Asunto(s)
Aterosclerosis/diagnóstico , Obesidad Abdominal/diagnóstico , Anciano , Aterosclerosis/epidemiología , Grosor Intima-Media Carotídeo , Femenino , Humanos , Modelos Logísticos , Masculino , Persona de Mediana Edad , Obesidad Abdominal/epidemiología , Prevalencia , Curva ROC , Factores Sexuales , Circunferencia de la Cintura
4.
Heart Vessels ; 35(1): 22-29, 2020 Jan.
Artículo en Inglés | MEDLINE | ID: mdl-31222551

RESUMEN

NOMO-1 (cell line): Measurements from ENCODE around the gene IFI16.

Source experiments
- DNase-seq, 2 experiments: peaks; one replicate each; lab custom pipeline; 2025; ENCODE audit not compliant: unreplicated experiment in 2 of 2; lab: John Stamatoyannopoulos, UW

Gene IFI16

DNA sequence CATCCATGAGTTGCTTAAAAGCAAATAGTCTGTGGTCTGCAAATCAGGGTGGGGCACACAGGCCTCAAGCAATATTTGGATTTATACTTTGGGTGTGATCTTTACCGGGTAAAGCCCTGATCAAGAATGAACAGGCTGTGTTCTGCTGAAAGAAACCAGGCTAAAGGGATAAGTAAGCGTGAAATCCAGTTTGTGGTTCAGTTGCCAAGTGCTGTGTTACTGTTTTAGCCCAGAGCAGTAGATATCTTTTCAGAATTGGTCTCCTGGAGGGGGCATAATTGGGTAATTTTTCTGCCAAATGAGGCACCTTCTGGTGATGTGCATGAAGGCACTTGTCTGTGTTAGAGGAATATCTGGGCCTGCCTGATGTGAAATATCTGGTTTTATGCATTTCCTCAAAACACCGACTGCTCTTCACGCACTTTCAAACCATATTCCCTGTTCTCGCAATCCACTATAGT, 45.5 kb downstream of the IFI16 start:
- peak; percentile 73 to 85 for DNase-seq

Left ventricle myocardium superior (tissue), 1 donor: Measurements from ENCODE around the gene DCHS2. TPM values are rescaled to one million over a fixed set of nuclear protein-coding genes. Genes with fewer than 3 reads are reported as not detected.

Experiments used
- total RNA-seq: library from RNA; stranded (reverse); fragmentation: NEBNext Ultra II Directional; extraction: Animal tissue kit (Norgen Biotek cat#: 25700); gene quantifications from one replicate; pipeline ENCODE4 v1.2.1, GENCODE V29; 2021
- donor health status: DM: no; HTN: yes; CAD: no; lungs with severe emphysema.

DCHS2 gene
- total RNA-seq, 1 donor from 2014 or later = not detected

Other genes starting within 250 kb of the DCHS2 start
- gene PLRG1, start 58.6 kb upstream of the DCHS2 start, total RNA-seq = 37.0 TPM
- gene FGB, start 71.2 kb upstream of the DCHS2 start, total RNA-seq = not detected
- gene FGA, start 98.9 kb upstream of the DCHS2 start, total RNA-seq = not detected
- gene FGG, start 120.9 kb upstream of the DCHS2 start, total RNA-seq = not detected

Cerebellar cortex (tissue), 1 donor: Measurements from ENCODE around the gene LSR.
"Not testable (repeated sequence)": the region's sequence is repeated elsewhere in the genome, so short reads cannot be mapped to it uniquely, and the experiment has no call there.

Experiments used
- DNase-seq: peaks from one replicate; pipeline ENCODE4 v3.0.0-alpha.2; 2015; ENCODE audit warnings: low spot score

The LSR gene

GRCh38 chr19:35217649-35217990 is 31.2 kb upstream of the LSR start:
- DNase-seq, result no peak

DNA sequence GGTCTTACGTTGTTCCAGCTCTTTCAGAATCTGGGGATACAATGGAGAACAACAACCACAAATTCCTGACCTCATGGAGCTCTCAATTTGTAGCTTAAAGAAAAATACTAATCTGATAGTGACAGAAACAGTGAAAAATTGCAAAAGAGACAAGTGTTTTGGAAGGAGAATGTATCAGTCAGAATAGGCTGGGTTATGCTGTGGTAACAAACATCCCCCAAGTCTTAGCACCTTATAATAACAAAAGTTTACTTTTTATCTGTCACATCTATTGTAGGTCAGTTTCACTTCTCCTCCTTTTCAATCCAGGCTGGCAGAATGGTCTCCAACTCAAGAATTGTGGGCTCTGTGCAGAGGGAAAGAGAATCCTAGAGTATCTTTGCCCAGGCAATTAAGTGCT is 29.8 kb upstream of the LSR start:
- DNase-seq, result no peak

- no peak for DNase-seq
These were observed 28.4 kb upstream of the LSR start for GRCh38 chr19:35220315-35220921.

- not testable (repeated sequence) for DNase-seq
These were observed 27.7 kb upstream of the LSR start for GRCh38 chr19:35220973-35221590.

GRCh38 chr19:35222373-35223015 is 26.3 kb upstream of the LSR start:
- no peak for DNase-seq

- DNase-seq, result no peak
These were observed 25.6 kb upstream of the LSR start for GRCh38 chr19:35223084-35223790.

Cigarette smoking is closely associated with the development of cardiovascular diseases. However, the relationship between cigarette smoking and subclinical atherosclerosis has not been fully studied. We sought to clarify the association between cigarette smoking and carotid intima-media thickness (cIMT) in a general Japanese population. Among 1,209 participants who received a medical check-up with cardiovascular examination at our institution, 450 participants (37.2%) were smokers (including both past and current smokers). We evaluated cIMT as a marker of subclinical atherosclerosis. The value of cIMT and rate of carotid plaque defined as IMT ≥ 1.1 mm did not differ between smokers and never smokers. However, the rate of carotid high-risk atheroma, defined as carotid artery atheroma including hypoechoic dominant and ulceration, was significantly higher among smokers than never smokers (30.4%, vs 23.6%, p = 0.009). Even after adjustment for covariates, cigarette smoking was independently associated with high-risk atheroma formation (odds ratio 1.384, 95% CI 1.019-1.880; p = 0.038). The value of cIMT and the rate of high-risk atheroma were significantly higher in smokers than never smokers in the subgroup of participants aged ≥ 60 years, whereas the rate of high-risk atheroma only was higher in smokers than never smokers in the subgroup of participants aged < 60 years. In conclusion, the development of high-risk carotid artery atheroma may precede the thickening of cIMT in cigarette smokers, which suggests the novel insight for the pathological mechanism underlying cardiovascular events and cigarette smoking.